After the Fall

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Picture this: Despite rigorous staff training and exemplary course and equipment inspection procedures, one of your guests has still managed to find a way to fall 20 feet from one of your elements.

You know it can happen. Adventure courses involve systems, both human and mechanical. Under poorly aligned stars, any system can fail.

Fortunately, serious accidents are rare. Unfortunately, this also means that setting up protocols for managing bad news is probably pretty far down the priority list for many operators.

It shouldn’t be. Yes, you could go years without a newsworthy event. But you could also see one on opening day.

The way you communicate in the aftermath of a major event can have a huge impact on your business. Poor communications can increase both the likelihood and cost of litigation. They can negatively impact your staff, and can have serious long-term impacts on public perception of your business, and thus its bottom line.

That’s not to say that skilled communications will automatically make everything rosy; they won’t. But they definitely help reduce those downside risks. So establishing communications protocols should be a key component of your overall approach to risk management.

WHO ARE YOU TALKING TO?

When something bad happens, lots of people need to hear from you. The list is bigger than you might think.

Obviously, the victim (and family, and friends) needs information. According to victim relations experts, one of the primary reasons that people sue after a premise accident stems from a basic human need to understand what happened to cause a potentially life-changing event.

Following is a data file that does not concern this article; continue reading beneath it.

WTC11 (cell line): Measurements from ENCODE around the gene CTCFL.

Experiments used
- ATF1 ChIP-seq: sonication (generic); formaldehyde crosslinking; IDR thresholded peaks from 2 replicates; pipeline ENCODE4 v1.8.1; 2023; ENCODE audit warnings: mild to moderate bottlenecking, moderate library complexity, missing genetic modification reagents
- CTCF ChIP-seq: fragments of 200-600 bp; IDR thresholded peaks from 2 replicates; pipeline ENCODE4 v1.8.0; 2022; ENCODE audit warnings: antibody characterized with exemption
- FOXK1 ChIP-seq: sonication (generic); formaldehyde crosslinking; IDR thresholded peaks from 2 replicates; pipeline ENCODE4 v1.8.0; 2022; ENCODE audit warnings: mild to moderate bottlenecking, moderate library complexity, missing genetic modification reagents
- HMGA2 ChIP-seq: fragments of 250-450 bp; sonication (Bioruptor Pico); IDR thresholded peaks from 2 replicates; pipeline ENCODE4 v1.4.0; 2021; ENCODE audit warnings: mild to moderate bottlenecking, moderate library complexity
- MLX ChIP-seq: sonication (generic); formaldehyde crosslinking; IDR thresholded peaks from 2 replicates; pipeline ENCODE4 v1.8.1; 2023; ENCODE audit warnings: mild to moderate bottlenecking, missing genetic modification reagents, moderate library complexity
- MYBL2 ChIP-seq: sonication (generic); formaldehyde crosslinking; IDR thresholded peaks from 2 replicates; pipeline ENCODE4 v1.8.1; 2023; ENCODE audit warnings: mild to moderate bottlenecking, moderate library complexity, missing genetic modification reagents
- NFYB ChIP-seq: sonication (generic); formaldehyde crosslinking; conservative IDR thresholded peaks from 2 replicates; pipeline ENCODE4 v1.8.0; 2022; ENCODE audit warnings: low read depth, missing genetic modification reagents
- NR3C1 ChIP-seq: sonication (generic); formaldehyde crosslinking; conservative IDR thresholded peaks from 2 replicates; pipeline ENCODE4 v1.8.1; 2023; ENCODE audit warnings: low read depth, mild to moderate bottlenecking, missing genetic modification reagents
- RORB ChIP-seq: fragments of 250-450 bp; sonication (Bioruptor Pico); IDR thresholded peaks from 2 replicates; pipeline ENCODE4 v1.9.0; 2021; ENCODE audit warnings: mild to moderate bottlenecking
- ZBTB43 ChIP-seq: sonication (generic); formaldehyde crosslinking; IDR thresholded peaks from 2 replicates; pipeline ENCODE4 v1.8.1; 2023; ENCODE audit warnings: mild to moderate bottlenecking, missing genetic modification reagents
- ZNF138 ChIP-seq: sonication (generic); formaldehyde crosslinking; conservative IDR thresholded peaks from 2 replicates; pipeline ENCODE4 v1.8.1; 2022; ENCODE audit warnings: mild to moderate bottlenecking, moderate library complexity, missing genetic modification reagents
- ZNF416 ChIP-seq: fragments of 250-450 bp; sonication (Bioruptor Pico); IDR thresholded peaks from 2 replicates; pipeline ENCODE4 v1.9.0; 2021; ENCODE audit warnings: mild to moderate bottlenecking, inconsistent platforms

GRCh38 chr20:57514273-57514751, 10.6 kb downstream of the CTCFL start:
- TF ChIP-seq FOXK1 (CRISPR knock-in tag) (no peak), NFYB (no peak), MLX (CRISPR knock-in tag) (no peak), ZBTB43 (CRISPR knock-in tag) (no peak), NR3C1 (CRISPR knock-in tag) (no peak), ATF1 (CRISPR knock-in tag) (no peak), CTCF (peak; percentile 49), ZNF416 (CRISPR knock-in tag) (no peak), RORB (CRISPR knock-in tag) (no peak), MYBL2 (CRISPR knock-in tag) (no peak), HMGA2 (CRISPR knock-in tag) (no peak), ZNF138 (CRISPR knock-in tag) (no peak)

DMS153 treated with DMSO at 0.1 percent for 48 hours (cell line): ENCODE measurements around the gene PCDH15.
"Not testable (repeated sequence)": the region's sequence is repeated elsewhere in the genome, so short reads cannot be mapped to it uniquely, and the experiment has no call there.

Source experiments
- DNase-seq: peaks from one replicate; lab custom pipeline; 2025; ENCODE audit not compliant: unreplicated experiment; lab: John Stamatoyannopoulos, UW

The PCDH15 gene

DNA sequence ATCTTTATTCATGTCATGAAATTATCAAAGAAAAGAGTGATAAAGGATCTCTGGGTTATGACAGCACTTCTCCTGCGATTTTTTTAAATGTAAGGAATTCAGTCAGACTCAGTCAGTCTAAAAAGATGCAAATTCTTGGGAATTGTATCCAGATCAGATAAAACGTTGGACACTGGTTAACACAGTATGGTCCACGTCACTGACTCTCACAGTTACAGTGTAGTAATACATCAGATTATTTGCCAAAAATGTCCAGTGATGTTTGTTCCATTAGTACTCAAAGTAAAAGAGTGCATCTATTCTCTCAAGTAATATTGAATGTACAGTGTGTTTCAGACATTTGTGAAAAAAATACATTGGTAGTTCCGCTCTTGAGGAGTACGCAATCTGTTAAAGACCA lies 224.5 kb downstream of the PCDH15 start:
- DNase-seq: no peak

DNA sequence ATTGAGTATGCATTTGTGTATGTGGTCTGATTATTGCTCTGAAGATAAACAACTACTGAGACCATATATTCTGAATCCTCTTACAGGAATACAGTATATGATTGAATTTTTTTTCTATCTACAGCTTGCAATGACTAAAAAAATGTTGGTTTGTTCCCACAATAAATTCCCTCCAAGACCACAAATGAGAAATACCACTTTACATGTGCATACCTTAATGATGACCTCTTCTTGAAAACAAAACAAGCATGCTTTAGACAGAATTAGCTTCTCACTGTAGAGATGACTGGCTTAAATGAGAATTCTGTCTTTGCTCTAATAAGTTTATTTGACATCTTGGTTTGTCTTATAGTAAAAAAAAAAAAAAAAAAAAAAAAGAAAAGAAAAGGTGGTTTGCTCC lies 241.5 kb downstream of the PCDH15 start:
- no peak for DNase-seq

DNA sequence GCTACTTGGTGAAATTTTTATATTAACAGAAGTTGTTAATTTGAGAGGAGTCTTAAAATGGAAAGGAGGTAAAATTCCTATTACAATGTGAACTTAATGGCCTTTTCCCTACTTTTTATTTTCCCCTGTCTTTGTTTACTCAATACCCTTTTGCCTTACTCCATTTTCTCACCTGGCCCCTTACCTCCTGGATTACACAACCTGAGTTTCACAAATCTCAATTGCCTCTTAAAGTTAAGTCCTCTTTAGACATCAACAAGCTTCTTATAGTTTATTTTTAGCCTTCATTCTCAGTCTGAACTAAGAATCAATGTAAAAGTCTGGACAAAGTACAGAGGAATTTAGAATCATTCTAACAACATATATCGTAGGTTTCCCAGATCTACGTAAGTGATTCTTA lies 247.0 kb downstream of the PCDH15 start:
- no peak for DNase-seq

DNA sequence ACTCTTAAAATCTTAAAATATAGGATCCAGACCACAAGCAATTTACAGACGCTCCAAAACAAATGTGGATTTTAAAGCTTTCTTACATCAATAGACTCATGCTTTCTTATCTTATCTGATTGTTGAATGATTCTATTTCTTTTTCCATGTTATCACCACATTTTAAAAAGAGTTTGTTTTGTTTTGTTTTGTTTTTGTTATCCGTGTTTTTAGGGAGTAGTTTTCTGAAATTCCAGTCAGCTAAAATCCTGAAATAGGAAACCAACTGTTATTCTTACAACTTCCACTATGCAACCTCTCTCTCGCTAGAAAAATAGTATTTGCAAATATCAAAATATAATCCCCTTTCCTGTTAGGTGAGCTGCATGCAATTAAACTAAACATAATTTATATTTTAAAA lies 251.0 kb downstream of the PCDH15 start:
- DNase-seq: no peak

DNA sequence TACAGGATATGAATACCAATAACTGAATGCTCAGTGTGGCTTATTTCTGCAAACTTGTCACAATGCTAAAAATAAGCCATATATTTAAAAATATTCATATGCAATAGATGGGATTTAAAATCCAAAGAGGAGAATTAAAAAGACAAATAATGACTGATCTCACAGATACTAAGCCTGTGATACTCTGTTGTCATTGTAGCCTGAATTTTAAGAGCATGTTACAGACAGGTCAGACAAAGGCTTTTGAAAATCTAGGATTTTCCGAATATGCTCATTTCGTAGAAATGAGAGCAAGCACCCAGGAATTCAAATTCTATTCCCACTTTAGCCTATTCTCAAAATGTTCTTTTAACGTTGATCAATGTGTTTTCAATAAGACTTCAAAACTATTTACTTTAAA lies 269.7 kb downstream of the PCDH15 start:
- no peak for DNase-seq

In other words, victims and survivors want and need answers. If answers aren’t available from the operator (or if the operator gives the appearance of obstructing that need), they begin to assume that the only way they’ll ever get the truth is in court. Many lawsuits really aren’t about the money. You don’t have much time to respond; if 48 to 72 hours pass without news, there’s a much better chance that they’ll lawyer up.

Communicating with victims and survivors isn’t easy, and requires empathy, understanding and sensitivity. Not everyone can do it. Do you know who can do so in your organization?
A major incident can also be hugely disruptive to your staff, and thus, business continuity. Who were the staffers involved in response to the accident? Who had direct responsibility for the apparatus or system that failed? Depending upon the nature of the incident, some or all of your staff may have sustained significant psychological trauma. At a minimum, it’s highly likely that their faith in the way you operate has been damaged. That, too, has business continuity implications.

Then there’s the public.

The public gets involved in two ways. First, there’s the news media. The rarity of major incidents on adventure courses is part of what makes them newsworthy. We may rail at reporters and assume that they’re the problem, but in reality the reporter’s job is to gather the information the public wants to know and disseminate it in a way the public wants it presented. News reporters generally don’t have much personal interest in spectacle, but they all know that the more spectacular a story appears, the more people are likely to be interested.

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About Author

Skip King has been managing crises and high-visibility incidents for more than 25 years. He serves as crisis communications counsel to the Outward Bound organization, and has provided crisis and issues management support in a variety of other industry sectors. He authored the National Ski Areas Association’s Crisis Management Guidelines, and has provided crisis communications training, planning and support to many winter resorts. His company, Reputation Strategies LLC, is based in Yarmouth, Maine. Info: www.reputationstrategies.com

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